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Minimalist Blogging

LeoThis guest post was written by Leo Babauta of Zen Habits.

In recent months, I’ve reduced the time I spend writing posts for my blog to about half a day’s work, and I spend about an hour or so more every day of the week responding to comments and emails.

That’s probably 20% of the time I used to spend blogging just a few months ago, and yet with this form of minimalist blogging, I’ve actually increased readership (to well over 1 million page views a month) and made it into the Technorati Top 100.

How is that possible, to work less and accomplish more? By focusing on the essentials, and nothing else.

I’m a minimalist at heart — ask my readers. One of the most popular posts on my site is a Guide to Creating a Minimalist Home, but this minimalist philosophy pervades just about everything else I do. I have not completely achieved minimalism in every aspect of my life, but it’s my guiding light.

And when I take a look at something from a minimalist perspective, I always ask myself: what are the bare essentials here? What is the core of this? It’s what I do when I declutter a room, or clear my desk, or declutter my blog’s sidebar, or decide what I carry in my pockets (only 2 things).

And so I asked myself: what is essential about my blog? And the answer: very useful posts that are quick reads. It’s not the ads, it’s not MyBlogLog, it’s not affiliate marketing. It’s the posts, the content.

And while many people have said before that “content is king”, they don’t always take that idea to its logical conclusion: not much else matters.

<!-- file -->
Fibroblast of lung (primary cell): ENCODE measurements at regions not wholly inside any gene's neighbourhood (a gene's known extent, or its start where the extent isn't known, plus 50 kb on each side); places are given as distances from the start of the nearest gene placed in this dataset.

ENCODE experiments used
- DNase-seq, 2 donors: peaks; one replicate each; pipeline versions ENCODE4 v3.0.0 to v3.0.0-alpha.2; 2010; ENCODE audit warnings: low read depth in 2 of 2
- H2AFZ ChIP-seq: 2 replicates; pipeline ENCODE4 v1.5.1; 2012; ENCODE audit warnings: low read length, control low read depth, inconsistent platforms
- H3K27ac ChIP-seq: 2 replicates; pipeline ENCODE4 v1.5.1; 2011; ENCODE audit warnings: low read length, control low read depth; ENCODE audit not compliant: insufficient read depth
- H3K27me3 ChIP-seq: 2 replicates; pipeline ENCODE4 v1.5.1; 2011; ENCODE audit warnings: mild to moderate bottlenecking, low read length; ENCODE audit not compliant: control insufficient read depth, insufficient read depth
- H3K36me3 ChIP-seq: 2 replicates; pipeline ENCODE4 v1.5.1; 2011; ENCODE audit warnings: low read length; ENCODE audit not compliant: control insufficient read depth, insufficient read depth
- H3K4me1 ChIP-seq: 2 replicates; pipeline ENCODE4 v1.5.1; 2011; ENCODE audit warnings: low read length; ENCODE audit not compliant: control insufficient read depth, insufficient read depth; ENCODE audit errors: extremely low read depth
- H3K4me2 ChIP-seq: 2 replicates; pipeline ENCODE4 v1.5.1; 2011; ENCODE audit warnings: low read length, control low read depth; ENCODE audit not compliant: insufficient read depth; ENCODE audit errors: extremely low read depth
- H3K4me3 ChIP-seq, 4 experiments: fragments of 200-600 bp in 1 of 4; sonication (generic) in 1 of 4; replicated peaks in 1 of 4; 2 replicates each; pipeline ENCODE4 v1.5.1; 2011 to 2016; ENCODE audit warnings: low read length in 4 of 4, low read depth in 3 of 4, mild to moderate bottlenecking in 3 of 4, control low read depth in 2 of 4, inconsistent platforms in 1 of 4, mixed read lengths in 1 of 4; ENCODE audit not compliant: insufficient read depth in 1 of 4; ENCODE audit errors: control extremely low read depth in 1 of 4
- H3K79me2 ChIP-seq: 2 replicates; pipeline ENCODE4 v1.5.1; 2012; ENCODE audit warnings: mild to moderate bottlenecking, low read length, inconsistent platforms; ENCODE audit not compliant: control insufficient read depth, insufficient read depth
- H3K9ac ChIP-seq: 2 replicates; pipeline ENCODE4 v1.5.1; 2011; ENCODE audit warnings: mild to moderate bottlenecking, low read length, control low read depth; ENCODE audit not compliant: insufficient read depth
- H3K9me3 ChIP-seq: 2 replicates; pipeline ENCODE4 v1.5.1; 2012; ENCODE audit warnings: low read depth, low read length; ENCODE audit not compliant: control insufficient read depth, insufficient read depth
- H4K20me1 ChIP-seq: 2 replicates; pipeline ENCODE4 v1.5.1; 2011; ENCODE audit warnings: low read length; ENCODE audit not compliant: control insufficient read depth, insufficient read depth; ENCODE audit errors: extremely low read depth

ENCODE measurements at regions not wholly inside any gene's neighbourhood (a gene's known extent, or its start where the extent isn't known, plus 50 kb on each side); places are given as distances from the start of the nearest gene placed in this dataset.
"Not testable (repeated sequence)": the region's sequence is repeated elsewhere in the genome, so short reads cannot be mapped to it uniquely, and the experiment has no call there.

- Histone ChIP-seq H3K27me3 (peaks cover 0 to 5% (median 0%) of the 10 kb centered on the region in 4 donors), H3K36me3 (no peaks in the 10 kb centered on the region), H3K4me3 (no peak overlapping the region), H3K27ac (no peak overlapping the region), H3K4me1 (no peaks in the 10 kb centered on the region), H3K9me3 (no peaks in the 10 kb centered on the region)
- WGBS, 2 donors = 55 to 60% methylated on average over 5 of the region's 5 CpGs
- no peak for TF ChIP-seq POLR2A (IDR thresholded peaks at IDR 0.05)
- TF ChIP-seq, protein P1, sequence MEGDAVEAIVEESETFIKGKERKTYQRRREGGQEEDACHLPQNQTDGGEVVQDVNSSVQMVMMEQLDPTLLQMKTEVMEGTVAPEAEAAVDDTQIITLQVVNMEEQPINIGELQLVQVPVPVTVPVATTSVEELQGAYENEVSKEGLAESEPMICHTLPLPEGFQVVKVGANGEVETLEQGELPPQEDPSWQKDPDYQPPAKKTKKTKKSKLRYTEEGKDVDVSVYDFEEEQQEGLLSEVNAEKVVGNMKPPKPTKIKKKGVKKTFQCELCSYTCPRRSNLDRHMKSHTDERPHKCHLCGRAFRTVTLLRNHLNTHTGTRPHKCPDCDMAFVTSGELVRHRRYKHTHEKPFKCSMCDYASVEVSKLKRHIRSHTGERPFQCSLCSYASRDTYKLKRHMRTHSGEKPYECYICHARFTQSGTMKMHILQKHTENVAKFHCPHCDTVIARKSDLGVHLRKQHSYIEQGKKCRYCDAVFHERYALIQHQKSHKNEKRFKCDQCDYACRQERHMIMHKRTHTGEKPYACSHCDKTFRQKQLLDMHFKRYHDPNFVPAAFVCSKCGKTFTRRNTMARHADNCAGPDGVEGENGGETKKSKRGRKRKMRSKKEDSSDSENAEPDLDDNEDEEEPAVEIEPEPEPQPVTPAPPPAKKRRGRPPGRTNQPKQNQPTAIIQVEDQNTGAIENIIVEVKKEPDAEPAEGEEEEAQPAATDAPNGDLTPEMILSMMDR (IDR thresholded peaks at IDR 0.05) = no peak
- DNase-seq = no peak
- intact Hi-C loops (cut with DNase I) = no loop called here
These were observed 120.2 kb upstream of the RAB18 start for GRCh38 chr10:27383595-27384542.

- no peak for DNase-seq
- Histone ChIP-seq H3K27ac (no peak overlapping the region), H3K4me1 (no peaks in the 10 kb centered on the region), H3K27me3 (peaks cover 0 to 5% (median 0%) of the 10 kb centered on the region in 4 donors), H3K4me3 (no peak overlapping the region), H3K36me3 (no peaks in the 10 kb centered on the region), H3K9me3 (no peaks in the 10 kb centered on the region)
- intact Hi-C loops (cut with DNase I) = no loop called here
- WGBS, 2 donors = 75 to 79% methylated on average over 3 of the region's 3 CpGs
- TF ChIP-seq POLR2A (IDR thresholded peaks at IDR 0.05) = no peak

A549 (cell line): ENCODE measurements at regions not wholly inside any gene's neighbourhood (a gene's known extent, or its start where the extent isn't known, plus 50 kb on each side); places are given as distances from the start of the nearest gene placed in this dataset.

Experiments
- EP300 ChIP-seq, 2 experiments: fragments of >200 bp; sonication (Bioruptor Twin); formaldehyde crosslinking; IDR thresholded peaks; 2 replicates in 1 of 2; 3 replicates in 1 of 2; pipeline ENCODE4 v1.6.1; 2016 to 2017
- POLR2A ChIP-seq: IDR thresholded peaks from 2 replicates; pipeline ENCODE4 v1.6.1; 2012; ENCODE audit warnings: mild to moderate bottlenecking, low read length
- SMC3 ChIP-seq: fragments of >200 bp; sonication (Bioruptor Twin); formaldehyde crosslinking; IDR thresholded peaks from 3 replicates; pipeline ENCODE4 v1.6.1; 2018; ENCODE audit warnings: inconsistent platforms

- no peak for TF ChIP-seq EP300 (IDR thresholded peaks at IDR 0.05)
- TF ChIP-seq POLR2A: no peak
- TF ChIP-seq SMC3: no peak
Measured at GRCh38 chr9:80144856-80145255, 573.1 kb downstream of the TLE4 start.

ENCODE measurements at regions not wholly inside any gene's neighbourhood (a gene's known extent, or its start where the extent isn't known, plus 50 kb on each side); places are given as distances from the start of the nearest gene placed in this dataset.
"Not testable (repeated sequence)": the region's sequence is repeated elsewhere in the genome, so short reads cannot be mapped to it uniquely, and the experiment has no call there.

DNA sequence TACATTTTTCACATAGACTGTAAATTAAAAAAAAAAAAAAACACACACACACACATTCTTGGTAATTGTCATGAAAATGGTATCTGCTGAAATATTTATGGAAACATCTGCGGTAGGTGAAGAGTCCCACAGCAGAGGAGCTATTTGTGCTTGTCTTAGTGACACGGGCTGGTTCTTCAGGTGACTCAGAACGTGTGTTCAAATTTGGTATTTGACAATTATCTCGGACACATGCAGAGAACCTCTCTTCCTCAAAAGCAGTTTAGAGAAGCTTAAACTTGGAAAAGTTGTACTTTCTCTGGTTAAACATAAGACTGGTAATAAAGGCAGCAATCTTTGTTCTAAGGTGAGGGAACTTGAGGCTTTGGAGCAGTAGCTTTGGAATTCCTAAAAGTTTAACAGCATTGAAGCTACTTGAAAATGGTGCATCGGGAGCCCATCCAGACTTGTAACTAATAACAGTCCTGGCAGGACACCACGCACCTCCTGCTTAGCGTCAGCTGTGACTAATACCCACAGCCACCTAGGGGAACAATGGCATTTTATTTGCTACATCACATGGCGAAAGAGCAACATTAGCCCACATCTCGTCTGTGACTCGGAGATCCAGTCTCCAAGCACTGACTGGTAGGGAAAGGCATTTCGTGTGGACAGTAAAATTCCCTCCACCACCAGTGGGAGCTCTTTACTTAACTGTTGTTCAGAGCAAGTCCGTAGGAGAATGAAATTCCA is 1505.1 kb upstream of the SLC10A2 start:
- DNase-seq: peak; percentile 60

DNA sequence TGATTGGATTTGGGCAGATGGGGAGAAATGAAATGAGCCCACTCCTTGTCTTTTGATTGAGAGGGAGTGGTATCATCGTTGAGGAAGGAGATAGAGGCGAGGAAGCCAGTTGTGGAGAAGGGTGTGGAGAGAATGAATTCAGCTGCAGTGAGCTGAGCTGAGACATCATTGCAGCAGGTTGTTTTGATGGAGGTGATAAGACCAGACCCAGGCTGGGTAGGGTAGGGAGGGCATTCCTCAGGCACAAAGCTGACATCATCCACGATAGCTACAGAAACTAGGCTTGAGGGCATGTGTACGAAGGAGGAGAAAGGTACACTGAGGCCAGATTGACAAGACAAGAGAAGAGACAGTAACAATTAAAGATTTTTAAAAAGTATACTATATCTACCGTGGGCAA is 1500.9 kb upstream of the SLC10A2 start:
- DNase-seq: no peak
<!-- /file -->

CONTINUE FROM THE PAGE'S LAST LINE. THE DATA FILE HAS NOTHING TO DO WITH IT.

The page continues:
Does nothing else matter? No. I’m not saying that at all. Yes, you have to work hard (especially in the beginning) to find readership. Yes, you have to comment on other blogs, and promote yourself on social bookmarking, and respond to readers, and write guest posts on other blogs. Those things are all important, especially when you’re trying to make a name for yourself.

But when you want to boil a blog down to its essentials, in my eyes, the two most important things are (in this order):

  1. good, useful content; and
  2. being responsive to readers

So those are the things I focus on almost exclusively now. Here’s what I did, and what the results have been:

  • Cut my posting down to 5 a week (weekdays only). At first, I was doing multiple posts a day, a mixture of long and short posts. Then I cut it to 7 a week, with a longer feature-type post each day. Then, after asking my readers if it would make a difference to them if I cut my posts down to 5 a week, I made the decision not to post on weekends. Not many readers read my site on weekends anyway, so it wasn’t a big deal to most people. And it drastically reduced the pressure on me. Now, I am free to post on the weekends, or do a short second post on weekdays, but I am committed to only 5 a week.